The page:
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What is ClearSign, and how does it help you safely interact with apps?
What is ClearSign, and how does it help you safely interact with apps?

Learn how and why Zengo is creating a safe and secure user experience for interacting with decentralized Web3 applications.

Ouriel Ohayon avatar
Written by Ouriel Ohayon
Updated over a week ago

Introducing ClearSign

Every time you transact with a Web3 app, you are asked to approve or reject various requests. In the past, this has been a confusing and stressful process. ClearSign informs, alerts, and protects Zengo users against approving the most sensitive and vulnerable Web3 attacks when interacting with Web3 applications. This includes:

  • Using human-friendly language to describe what action is about to take

  • Alerting if the decentralized app is presenting you with an unusual request which could signal increased risk or if the interaction has been validated to be safe

  • Using a slide gesture to avoid confirming transactions by accident

  • If necessary, requesting a double confirmation to make you aware of the risk you're taking

Combined with Zengo’s MPC security architecture that removes private key vulnerabilities, Zengo continues to innovate as the most secure crypto wallet in Web3.

ClearSign examples

Signing a message

On the left image, you see an example of a verified sign message where the action description is colored in green, confirming that this message is validated and belongs to the app; thus, it is safe to use. When we cannot verify the message, you will see the sign message screen UI as shown in the right image.

Approving access to an ERC20 asset or an NFT

Web3 applications allow you to do various things with your funds – make a swap, sell an NFT, deposit for staking, and many more examples. In all of them, the app requests you to approve the app to access the asset that will be used. Sometimes, however, the app might pretend it is requesting access to your asset, while the access is not given to the app but to a private address, for example. This and other similar cases are considered very high risk, and Zengo will highlight the action description with red color to make you aware of the risk. If you want to confirm this transaction, you must do so twice to eliminate the risk of approval by accident.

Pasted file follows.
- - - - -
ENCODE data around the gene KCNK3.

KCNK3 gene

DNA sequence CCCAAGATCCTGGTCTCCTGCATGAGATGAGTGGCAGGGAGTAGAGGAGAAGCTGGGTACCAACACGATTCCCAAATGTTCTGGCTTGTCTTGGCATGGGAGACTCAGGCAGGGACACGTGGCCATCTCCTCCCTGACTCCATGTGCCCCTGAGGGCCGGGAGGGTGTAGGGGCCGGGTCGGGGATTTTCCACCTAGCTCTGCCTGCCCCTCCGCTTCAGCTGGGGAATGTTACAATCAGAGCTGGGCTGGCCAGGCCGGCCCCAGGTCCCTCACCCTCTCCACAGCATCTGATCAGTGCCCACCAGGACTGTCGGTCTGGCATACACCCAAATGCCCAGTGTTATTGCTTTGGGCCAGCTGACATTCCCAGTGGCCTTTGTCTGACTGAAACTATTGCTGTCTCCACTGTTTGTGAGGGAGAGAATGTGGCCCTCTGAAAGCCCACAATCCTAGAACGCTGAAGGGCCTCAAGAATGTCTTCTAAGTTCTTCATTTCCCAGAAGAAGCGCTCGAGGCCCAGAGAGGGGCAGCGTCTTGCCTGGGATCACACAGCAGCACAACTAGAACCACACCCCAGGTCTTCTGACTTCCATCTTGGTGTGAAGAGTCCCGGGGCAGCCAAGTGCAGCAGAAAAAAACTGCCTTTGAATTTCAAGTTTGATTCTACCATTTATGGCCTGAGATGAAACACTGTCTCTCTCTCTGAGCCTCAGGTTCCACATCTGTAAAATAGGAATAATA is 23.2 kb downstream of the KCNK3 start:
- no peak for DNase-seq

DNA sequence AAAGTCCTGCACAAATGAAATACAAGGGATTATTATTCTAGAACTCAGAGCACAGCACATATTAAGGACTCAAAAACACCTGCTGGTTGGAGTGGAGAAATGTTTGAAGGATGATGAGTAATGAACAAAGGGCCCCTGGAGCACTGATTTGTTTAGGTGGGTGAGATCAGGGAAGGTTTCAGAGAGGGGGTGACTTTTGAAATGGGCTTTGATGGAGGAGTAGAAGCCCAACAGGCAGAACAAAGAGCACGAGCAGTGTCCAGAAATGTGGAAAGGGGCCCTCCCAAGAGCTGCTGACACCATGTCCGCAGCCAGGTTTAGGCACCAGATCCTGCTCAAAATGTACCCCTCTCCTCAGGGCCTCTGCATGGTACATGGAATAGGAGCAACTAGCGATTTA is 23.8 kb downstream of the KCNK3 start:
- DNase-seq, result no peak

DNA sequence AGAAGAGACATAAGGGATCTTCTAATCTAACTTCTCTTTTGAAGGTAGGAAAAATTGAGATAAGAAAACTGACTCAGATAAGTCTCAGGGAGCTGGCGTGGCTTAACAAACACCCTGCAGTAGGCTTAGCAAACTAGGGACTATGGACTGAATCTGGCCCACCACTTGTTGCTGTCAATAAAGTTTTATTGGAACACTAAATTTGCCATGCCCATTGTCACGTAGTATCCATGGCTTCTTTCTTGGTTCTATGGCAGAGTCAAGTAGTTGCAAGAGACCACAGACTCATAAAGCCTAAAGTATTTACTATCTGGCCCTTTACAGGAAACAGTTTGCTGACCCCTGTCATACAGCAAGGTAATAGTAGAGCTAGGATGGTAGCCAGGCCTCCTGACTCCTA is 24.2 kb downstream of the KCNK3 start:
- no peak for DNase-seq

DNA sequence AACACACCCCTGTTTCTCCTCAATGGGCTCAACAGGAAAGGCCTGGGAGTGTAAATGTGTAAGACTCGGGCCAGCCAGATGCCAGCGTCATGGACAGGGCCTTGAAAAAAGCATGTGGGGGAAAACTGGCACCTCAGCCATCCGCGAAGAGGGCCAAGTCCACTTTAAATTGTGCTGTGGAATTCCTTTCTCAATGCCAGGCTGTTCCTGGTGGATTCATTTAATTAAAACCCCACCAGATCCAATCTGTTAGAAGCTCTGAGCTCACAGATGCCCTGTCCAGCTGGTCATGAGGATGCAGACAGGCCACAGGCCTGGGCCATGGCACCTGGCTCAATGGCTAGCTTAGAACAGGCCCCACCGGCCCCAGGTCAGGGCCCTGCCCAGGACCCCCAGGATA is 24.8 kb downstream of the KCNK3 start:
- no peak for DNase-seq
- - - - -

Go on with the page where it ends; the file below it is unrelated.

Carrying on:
Transferring ERC20 assets or NFTs

Approvals might indicate an app will make use of the necessary funds at a later point, but transfers are immediate. Unlike approvals, they are irreversible unless you send them to your own address. To make you aware that you are doing a transfer and that funds are leaving your wallet, Zengo will color the action description yellow and request a double confirmation.

Get more context by tapping on the action description

In most cases, Zengo will not have specific data to mark the transaction as validated, very risky, or somewhat risky. In these cases, the action description will remain neutral in the color white. If you tap on it though, it will display some informative context about the dapp and the security aspect of the transaction.

To a brave and safe(r) Web3!

Stay zen, Frens.

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